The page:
In a magisterial 1977 essay called ‘Why Look at Animals’, the critic John Berger pointed out that animals were not just man’s first companions, but also our first symbols, our first metaphors. As the anthropologist Claude Levi-Strauss famously explained, the human practice of using animals as totemic symbols for different tribes emerged because the visible differences between animal species made them “good to think with”. Berger cites Homer’s Iliad, one of the earliest human texts we have, as full of examples where human qualities are evoked through comparisons with animals: “Menelaus bestrode his body like a fretful mother cow standing over the first calf she has brought into the world.” Or “He was like a mountain lion who believes in his own strength...”
One could multiply examples. Think of the many yoga asanas derived from the postures of birds and beasts — bhujangasana, cobra pose; marjariasana, cat pose; vyaghrasana, tiger pose; bakasana, crane pose; kakasana, crow pose — the list is endless. Or American Indian names, that emerged in a world where the only references were natural, giving us ‘Bear making dust’, ‘Wild dove’, ‘Salmon whose head rises above water’ or ‘Coyote with long ears flapping’.
Today anthropomorphism may feel embarrassing, but that awkwardness arises from the fact that we no longer live with animals. The post-industrial world is a world shorn of animals, barring the purely spectacular domain of the zoo or the fetishised domesticity of pets. To watch War Horse is to enter, however briefly, into a world where an animal’s face could still hold up a mirror to the human condition.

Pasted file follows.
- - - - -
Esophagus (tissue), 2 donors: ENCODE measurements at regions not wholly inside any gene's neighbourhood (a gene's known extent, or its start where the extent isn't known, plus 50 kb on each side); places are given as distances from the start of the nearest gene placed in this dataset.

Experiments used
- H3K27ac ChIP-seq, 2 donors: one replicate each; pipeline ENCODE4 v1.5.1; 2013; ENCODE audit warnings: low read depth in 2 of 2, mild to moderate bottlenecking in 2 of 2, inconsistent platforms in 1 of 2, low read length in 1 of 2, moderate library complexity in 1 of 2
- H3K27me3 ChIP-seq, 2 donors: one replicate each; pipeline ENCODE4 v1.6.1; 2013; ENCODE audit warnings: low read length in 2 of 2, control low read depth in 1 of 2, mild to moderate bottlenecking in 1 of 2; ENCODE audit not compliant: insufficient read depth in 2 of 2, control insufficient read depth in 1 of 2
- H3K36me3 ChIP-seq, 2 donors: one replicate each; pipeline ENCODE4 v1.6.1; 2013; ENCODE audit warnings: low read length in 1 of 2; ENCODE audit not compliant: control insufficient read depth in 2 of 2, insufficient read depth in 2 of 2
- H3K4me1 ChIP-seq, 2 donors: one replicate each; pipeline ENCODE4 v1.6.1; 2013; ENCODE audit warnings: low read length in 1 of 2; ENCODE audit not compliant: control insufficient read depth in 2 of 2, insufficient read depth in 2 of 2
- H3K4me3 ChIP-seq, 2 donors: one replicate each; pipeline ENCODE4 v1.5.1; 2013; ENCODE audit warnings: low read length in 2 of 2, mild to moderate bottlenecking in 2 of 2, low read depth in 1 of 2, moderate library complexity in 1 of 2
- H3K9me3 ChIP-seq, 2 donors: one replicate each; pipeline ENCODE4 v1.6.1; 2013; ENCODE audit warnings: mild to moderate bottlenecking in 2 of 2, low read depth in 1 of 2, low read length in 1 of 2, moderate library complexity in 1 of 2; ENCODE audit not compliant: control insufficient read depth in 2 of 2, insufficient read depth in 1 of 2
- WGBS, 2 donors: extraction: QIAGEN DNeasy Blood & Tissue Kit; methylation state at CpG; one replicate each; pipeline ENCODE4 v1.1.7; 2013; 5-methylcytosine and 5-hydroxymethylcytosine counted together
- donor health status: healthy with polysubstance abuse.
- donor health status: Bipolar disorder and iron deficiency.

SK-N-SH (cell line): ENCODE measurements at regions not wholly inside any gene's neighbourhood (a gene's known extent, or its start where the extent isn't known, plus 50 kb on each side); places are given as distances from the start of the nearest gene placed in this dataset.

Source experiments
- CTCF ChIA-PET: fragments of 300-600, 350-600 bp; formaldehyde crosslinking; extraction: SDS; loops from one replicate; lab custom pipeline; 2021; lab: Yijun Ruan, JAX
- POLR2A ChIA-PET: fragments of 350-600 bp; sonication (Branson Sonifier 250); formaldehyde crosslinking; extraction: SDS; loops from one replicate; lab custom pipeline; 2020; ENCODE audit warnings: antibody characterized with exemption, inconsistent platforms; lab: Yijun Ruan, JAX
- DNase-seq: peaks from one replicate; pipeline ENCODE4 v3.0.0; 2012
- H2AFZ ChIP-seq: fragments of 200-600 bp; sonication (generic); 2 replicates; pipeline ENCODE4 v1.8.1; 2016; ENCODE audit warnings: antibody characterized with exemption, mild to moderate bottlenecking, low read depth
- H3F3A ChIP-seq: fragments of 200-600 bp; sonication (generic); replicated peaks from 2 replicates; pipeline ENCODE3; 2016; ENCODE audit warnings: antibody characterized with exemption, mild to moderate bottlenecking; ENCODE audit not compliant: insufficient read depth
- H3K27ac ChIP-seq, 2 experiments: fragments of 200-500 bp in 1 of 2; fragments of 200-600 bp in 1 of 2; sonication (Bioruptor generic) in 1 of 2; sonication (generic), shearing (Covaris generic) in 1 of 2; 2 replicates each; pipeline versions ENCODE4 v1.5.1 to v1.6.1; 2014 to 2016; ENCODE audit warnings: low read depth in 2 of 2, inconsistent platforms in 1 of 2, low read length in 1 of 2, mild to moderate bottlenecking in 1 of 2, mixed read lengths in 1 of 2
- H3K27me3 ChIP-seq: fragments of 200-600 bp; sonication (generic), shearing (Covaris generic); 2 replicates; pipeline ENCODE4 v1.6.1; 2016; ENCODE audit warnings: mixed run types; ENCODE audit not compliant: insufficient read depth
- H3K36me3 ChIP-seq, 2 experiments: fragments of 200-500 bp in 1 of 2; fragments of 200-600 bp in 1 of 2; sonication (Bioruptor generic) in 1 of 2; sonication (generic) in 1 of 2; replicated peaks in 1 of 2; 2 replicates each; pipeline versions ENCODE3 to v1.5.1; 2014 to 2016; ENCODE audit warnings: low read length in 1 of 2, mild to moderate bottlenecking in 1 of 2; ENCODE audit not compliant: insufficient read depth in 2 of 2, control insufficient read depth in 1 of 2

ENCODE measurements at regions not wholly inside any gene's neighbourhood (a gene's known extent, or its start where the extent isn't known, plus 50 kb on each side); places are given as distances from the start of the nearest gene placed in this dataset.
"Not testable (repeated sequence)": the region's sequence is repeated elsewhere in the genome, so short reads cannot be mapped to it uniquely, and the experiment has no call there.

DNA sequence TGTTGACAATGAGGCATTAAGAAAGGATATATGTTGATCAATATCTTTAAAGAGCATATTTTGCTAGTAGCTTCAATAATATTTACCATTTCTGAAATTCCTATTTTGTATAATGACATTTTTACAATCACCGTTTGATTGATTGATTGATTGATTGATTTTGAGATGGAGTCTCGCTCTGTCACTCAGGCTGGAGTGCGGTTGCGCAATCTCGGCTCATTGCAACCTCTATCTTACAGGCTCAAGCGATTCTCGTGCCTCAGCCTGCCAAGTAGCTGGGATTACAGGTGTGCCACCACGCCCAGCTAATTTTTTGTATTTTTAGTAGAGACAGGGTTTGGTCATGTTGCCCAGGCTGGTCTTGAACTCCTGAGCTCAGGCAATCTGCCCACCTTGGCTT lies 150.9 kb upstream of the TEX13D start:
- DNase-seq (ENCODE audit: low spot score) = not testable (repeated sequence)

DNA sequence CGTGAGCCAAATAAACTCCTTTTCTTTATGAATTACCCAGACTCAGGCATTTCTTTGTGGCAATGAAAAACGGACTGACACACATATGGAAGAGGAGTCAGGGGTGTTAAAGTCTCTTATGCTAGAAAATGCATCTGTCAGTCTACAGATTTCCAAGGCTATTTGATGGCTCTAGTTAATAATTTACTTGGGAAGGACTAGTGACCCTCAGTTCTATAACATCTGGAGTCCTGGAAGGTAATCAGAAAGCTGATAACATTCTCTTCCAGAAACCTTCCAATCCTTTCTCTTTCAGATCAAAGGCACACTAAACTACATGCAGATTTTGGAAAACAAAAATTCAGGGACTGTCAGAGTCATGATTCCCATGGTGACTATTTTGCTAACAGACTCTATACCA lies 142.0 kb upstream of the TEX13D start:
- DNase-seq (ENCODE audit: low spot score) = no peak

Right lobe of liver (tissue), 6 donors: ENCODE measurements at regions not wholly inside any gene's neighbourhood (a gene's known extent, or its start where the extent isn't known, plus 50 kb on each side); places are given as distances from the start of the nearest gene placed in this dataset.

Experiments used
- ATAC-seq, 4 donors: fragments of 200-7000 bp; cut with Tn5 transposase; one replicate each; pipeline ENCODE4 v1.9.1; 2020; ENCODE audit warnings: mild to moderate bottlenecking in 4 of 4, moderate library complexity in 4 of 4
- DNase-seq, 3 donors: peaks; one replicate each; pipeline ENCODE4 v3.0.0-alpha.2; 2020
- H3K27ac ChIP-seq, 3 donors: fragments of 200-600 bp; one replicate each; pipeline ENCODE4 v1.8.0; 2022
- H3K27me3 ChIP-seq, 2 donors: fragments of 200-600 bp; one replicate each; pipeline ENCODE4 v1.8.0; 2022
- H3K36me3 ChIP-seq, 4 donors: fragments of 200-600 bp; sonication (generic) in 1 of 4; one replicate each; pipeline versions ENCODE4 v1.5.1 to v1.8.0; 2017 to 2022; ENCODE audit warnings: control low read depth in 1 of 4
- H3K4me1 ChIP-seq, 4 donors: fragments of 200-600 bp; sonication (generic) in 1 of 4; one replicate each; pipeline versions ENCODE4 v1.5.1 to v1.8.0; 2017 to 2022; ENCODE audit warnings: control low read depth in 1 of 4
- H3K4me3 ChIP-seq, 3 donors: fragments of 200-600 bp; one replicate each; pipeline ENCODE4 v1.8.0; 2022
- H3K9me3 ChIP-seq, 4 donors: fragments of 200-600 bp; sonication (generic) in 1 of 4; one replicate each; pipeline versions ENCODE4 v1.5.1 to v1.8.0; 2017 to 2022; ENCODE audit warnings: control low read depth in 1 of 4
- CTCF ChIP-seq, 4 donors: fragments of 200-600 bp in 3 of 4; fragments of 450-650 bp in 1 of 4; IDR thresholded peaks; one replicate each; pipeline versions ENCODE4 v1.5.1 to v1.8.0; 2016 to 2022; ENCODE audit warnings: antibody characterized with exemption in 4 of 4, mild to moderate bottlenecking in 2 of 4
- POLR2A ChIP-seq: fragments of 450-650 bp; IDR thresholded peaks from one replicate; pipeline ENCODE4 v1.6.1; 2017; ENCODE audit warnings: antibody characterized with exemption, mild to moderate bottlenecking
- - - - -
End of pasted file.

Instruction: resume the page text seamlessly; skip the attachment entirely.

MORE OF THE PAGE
19 October 2014

A Star Fell From Heaven

My Mumbai Mirror column today:

A recent biography of Hindi cinema's first superstar retraces the outlines of what could not be a more dramatically filmi life story. And yet things are never as meteoric as they seem.

A Stardust cover that asked 'Is Rajesh Khanna married?'
In one of the marvellous set pieces in Naseeruddin Shah's recent memoir, he describes how sometime in his final year in school in Ajmer, he was reading the fortnightly Screen in a barbershop when he came across "an ad for something called the Filmfare-United Producers Talent Contest". He promptly cut out the attached application form, though it wasn't at all clear where he would find the money for 'three cabinet size photographs; one front face, one profile and one full figure'. His ten-rupees-a-week pocket money certainly wasn't enough, and he never gathered up the courage to ask the couple of adults who might have helped. "[T]hat application stayed in my pocket, and the dreams in my head, as long as I was in school," writes Shah. 

Then, just after his school final exams, sitting in the same shop, he came across the results of the contest. Shah remembers comparing his teenaged reflection in the barbershop mirror with the winner's face in the magazine. "The man in the photograph already looked like a star: square-jawed with coiffed hair, perfect teeth, clear eyes and the confidence of having the world at his feet... I had to consciously check another strong attack of resentment at nature for not having given me a face like his. He was twenty-one years old and went by the name of Rajesh Khanna. And so that, as they say, was that." 

Shah's telling is true to his angular relationship with the popular Hindi film world: occasional fascination leavened with a long-lasting disdain for its self-referentiality and lack of respect for anything outside itself. Gautam Chintamani's just-published biography of Rajesh Khanna offers us another viewpoint on that Filmfare contest. This time we are situated not in some small-town schoolboy fantasy, but at the centre of the action. The who's who of the commercial Hindi cinema world -- including BR Chopra, Bimal Roy, GP Sippy, HS Rawail, Nasir Husain, J. Om Prakash, Mohan Saigal, Shakti Samanta and Subodh Mukherji -- had come together to form the United Producers' Combine, and the winner of the Talent Contest would be cast in the lead role in one film made by each of them.